Regional Anesthesia and Infection

  • Terese T. Horlocker
  • Denise J. Wedel


Infectious complications may occur after any regional anesthetic techniques, but are of greatest concern if the infection occurs around the spinal cord or within the spinal canal. Possible risk factors include underlying sepsis, diabetes, depressed immune status, steroid therapy, localized bacterial colonization or infection, and chronic catheter maintenance. Bacterial infection of the central neural axis may present as meningitis or cord compression secondary to abscess formation. The infectious source for meningitis and epidural abscess may result from distant colonization or localized infection with subsequent hematogenous spread and central nervous system (CNS) invasion. The anesthetist may also transmit microorganisms directly into the CNS by needle/catheter contamination through a break in aseptic technique or passage through a contiguous infection. An indwelling neuraxial catheter, although aseptically sited, may be colonized with skin flora and consequently serve as a source for ascending infection to the epidural or intrathecal space.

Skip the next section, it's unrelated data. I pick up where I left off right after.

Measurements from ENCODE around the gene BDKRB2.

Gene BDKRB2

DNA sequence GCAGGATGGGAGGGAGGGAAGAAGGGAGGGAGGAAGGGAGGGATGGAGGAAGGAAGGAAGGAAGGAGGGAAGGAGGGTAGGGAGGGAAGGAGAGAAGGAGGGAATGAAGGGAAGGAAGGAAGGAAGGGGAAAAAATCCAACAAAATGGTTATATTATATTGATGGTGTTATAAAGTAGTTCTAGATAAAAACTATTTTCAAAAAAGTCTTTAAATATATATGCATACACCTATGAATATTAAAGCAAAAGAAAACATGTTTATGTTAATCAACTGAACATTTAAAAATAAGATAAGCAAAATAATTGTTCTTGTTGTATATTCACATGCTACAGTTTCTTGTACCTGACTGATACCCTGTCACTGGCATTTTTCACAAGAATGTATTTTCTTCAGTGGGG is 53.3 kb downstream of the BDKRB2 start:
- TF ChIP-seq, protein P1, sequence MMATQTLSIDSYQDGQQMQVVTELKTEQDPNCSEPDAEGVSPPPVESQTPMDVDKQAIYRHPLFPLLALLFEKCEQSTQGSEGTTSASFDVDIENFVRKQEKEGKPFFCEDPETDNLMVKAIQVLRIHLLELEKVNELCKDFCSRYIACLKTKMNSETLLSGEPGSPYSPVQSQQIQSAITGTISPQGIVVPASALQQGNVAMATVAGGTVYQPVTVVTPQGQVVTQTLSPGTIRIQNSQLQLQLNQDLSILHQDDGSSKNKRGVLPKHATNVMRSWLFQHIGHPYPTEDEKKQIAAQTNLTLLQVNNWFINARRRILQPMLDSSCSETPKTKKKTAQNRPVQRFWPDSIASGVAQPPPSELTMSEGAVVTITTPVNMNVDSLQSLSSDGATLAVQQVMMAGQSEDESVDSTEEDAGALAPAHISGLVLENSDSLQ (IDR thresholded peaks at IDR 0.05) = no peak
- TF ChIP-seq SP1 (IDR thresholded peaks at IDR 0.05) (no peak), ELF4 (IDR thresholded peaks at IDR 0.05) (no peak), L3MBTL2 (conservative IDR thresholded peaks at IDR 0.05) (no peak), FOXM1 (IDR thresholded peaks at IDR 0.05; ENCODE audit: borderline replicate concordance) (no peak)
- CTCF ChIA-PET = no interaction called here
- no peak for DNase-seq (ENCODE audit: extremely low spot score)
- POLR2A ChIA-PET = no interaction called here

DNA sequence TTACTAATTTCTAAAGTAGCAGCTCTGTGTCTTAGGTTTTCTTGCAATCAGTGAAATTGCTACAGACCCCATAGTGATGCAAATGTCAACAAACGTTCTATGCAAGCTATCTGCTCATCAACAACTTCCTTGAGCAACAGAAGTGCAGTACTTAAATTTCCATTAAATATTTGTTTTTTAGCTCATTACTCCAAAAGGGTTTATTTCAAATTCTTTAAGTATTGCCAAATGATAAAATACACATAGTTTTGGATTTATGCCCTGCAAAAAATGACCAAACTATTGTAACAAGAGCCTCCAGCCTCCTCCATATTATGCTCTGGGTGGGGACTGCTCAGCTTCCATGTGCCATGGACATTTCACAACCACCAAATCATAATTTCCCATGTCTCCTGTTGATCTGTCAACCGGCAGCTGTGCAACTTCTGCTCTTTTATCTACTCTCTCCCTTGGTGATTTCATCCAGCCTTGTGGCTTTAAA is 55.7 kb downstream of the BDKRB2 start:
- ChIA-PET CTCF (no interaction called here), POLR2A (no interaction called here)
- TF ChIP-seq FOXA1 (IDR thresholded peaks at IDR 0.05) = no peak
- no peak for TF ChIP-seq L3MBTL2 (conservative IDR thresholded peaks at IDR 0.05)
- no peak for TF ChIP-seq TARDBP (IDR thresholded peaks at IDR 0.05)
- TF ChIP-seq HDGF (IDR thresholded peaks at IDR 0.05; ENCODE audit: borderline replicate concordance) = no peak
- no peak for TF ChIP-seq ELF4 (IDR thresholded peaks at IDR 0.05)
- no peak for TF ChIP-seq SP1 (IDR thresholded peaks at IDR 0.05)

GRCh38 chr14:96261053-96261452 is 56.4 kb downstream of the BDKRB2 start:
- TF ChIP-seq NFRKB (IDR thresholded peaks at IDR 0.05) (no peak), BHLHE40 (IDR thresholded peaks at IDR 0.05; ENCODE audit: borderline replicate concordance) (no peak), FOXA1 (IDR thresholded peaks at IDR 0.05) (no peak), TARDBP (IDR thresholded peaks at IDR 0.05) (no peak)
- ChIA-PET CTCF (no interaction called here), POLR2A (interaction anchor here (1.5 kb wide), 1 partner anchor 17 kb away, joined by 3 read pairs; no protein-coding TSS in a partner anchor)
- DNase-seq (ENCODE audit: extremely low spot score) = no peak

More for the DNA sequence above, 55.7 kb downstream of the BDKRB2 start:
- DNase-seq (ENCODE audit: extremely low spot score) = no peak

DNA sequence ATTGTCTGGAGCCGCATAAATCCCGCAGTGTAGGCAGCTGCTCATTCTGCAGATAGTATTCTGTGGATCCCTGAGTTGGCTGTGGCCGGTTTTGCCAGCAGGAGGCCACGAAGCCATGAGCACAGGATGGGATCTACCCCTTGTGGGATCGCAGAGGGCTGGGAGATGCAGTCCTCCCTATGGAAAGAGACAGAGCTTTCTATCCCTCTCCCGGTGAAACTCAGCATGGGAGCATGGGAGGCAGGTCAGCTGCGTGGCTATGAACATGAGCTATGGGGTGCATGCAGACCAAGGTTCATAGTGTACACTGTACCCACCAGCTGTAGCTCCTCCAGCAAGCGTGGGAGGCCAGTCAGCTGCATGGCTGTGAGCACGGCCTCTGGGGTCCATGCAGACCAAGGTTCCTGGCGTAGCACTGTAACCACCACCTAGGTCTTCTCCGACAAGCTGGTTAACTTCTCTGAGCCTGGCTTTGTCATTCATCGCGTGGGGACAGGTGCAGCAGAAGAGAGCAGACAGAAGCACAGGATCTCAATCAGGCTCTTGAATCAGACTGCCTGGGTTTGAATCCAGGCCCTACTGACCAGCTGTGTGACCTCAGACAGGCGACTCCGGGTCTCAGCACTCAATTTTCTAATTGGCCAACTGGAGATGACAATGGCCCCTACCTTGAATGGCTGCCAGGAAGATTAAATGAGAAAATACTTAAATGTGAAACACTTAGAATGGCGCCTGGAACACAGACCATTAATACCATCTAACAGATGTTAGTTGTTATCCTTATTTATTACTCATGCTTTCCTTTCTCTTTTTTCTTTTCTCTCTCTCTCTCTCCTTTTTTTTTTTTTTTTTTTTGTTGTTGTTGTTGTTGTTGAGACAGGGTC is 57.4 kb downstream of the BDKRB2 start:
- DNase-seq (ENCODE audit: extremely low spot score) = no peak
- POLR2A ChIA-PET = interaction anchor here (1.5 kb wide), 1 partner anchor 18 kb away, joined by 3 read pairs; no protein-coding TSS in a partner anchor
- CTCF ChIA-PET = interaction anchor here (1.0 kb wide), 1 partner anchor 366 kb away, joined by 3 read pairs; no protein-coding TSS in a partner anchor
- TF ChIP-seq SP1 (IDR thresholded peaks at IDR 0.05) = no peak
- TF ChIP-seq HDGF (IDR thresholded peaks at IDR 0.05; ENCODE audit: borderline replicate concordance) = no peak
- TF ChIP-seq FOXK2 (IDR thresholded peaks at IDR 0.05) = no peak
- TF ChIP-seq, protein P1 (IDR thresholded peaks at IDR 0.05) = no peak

Lumbar Puncture Spinal Anesthesia Bacterial Meningitis Epidural Analgesia Regional Anesthesia 
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Copyright information

© Springer Science+Business Media, LLC 2007

Authors and Affiliations

  • Terese T. Horlocker
    • 1
  • Denise J. Wedel
    • 1
  1. 1.Department of AnesthesiologyMayo Clinic College of MedicineRochesterUSA

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